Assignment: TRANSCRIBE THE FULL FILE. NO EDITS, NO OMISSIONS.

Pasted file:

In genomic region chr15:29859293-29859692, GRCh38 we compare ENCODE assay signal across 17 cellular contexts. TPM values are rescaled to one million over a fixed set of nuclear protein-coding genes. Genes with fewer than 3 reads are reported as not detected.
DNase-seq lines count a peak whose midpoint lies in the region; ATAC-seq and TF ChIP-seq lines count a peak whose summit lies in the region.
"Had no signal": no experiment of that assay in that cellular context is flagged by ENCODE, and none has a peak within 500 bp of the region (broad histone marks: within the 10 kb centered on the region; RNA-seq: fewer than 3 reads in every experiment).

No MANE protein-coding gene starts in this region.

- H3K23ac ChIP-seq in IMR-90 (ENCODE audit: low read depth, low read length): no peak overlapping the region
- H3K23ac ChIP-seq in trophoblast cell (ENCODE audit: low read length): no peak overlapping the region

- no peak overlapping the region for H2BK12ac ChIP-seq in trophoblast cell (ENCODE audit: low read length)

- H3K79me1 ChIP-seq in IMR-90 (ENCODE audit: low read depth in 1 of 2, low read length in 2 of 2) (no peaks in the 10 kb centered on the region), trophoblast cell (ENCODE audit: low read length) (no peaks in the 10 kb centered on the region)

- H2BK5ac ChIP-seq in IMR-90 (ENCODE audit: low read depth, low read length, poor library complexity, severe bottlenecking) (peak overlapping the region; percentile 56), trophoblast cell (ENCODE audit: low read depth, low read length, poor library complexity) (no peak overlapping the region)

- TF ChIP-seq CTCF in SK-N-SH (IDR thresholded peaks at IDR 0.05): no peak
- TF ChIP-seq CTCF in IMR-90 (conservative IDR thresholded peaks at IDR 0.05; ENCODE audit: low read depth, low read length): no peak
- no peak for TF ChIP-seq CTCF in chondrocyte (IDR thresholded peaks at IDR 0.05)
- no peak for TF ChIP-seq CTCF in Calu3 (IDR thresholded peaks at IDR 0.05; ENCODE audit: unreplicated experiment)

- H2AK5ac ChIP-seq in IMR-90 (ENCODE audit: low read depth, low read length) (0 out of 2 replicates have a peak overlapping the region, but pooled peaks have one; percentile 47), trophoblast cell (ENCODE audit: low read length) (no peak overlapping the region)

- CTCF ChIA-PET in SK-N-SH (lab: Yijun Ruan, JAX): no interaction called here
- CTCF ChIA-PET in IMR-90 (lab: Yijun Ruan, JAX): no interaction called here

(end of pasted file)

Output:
In genomic region chr15:29859293-29859692, GRCh38 we compare ENCODE assay signal across 17 cellular contexts. TPM values are rescaled to one million over a fixed set of nuclear protein-coding genes. Genes with fewer than 3 reads are reported as not detected.
DNase-seq lines count a peak whose midpoint lies in the region; ATAC-seq and TF ChIP-seq lines count a peak whose summit lies in the region.
"Had no signal": no experiment of that assay in that cellular context is flagged by ENCODE, and none has a peak within 500 bp of the region (broad histone marks: within the 10 kb centered on the region; RNA-seq: fewer than 3 reads in every experiment).

No MANE protein-coding gene starts in this region.

- H3K23ac ChIP-seq in IMR-90 (ENCODE audit: low read depth, low read length): no peak overlapping the region
- H3K23ac ChIP-seq in trophoblast cell (ENCODE audit: low read length): no peak overlapping the region

- no peak overlapping the region for H2BK12ac ChIP-seq in trophoblast cell (ENCODE audit: low read length)

- H3K79me1 ChIP-seq in IMR-90 (ENCODE audit: low read depth in 1 of 2, low read length in 2 of 2) (no peaks in the 10 kb centered on the region), trophoblast cell (ENCODE audit: low read length) (no peaks in the 10 kb centered on the region)

- H2BK5ac ChIP-seq in IMR-90 (ENCODE audit: low read depth, low read length, poor library complexity, severe bottlenecking) (peak overlapping the region; percentile 56), trophoblast cell (ENCODE audit: low read depth, low read length, poor library complexity) (no peak overlapping the region)

- TF ChIP-seq CTCF in SK-N-SH (IDR thresholded peaks at IDR 0.05): no peak
- TF ChIP-seq CTCF in IMR-90 (conservative IDR thresholded peaks at IDR 0.05; ENCODE audit: low read depth, low read length): no peak
- no peak for TF ChIP-seq CTCF in chondrocyte (IDR thresholded peaks at IDR 0.05)
- no peak for TF ChIP-seq CTCF in Calu3 (IDR thresholded peaks at IDR 0.05; ENCODE audit: unreplicated experiment)

- H2AK5ac ChIP-seq in IMR-90 (ENCODE audit: low read depth, low read length) (0 out of 2 replicates have a peak overlapping the region, but pooled peaks have one; percentile 47), trophoblast cell (ENCODE audit: low read length) (no peak overlapping the region)

- CTCF ChIA-PET in SK-N-SH (lab: Yijun Ruan, JAX): no interaction called here
- CTCF ChIA-PET in IMR-90 (lab: Yijun Ruan, JAX): no interaction called here